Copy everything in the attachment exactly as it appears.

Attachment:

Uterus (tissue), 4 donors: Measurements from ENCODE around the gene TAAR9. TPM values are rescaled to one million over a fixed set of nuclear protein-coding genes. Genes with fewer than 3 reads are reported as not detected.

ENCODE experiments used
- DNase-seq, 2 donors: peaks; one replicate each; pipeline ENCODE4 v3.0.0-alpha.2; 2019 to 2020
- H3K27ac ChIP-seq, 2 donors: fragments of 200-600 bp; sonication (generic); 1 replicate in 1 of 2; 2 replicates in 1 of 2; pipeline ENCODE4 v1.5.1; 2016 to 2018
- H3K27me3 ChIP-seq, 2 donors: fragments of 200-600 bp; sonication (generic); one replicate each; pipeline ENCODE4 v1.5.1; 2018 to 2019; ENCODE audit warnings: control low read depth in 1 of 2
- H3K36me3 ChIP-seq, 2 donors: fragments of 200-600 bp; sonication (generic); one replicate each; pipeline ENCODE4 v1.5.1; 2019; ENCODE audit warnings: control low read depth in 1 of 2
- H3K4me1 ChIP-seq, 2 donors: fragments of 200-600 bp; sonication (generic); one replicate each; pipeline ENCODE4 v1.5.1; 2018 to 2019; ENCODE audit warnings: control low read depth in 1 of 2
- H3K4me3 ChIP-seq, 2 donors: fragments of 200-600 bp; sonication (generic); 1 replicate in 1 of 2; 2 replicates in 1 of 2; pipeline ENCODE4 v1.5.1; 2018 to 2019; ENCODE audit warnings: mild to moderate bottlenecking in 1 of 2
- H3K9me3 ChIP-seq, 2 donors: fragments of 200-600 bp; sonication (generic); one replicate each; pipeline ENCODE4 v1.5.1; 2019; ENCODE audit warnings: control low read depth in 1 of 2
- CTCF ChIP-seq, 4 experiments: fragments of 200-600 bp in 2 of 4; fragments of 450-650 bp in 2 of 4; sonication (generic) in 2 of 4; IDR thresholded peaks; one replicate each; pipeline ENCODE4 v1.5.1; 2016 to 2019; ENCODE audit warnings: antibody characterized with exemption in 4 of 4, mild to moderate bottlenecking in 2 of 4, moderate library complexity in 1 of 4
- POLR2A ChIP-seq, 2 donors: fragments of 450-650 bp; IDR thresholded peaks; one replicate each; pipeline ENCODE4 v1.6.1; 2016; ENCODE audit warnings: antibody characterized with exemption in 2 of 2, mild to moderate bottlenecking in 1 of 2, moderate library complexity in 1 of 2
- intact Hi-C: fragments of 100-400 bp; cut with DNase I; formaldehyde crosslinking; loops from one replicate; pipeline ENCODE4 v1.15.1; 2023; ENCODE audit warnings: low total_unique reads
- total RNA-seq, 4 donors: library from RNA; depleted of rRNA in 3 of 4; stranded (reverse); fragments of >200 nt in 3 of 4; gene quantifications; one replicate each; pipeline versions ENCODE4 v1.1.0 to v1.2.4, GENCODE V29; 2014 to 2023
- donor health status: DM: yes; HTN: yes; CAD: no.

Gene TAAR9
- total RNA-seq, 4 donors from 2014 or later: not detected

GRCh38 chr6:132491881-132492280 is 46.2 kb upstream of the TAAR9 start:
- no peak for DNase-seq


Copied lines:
Uterus (tissue), 4 donors: Measurements from ENCODE around the gene TAAR9. TPM values are rescaled to one million over a fixed set of nuclear protein-coding genes. Genes with fewer than 3 reads are reported as not detected.

ENCODE experiments used
- DNase-seq, 2 donors: peaks; one replicate each; pipeline ENCODE4 v3.0.0-alpha.2; 2019 to 2020
- H3K27ac ChIP-seq, 2 donors: fragments of 200-600 bp; sonication (generic); 1 replicate in 1 of 2; 2 replicates in 1 of 2; pipeline ENCODE4 v1.5.1; 2016 to 2018
- H3K27me3 ChIP-seq, 2 donors: fragments of 200-600 bp; sonication (generic); one replicate each; pipeline ENCODE4 v1.5.1; 2018 to 2019; ENCODE audit warnings: control low read depth in 1 of 2
- H3K36me3 ChIP-seq, 2 donors: fragments of 200-600 bp; sonication (generic); one replicate each; pipeline ENCODE4 v1.5.1; 2019; ENCODE audit warnings: control low read depth in 1 of 2
- H3K4me1 ChIP-seq, 2 donors: fragments of 200-600 bp; sonication (generic); one replicate each; pipeline ENCODE4 v1.5.1; 2018 to 2019; ENCODE audit warnings: control low read depth in 1 of 2
- H3K4me3 ChIP-seq, 2 donors: fragments of 200-600 bp; sonication (generic); 1 replicate in 1 of 2; 2 replicates in 1 of 2; pipeline ENCODE4 v1.5.1; 2018 to 2019; ENCODE audit warnings: mild to moderate bottlenecking in 1 of 2
- H3K9me3 ChIP-seq, 2 donors: fragments of 200-600 bp; sonication (generic); one replicate each; pipeline ENCODE4 v1.5.1; 2019; ENCODE audit warnings: control low read depth in 1 of 2
- CTCF ChIP-seq, 4 experiments: fragments of 200-600 bp in 2 of 4; fragments of 450-650 bp in 2 of 4; sonication (generic) in 2 of 4; IDR thresholded peaks; one replicate each; pipeline ENCODE4 v1.5.1; 2016 to 2019; ENCODE audit warnings: antibody characterized with exemption in 4 of 4, mild to moderate bottlenecking in 2 of 4, moderate library complexity in 1 of 4
- POLR2A ChIP-seq, 2 donors: fragments of 450-650 bp; IDR thresholded peaks; one replicate each; pipeline ENCODE4 v1.6.1; 2016; ENCODE audit warnings: antibody characterized with exemption in 2 of 2, mild to moderate bottlenecking in 1 of 2, moderate library complexity in 1 of 2
- intact Hi-C: fragments of 100-400 bp; cut with DNase I; formaldehyde crosslinking; loops from one replicate; pipeline ENCODE4 v1.15.1; 2023; ENCODE audit warnings: low total_unique reads
- total RNA-seq, 4 donors: library from RNA; depleted of rRNA in 3 of 4; stranded (reverse); fragments of >200 nt in 3 of 4; gene quantifications; one replicate each; pipeline versions ENCODE4 v1.1.0 to v1.2.4, GENCODE V29; 2014 to 2023
- donor health status: DM: yes; HTN: yes; CAD: no.

Gene TAAR9
- total RNA-seq, 4 donors from 2014 or later: not detected

GRCh38 chr6:132491881-132492280 is 46.2 kb upstream of the TAAR9 start:
- no peak for DNase-seq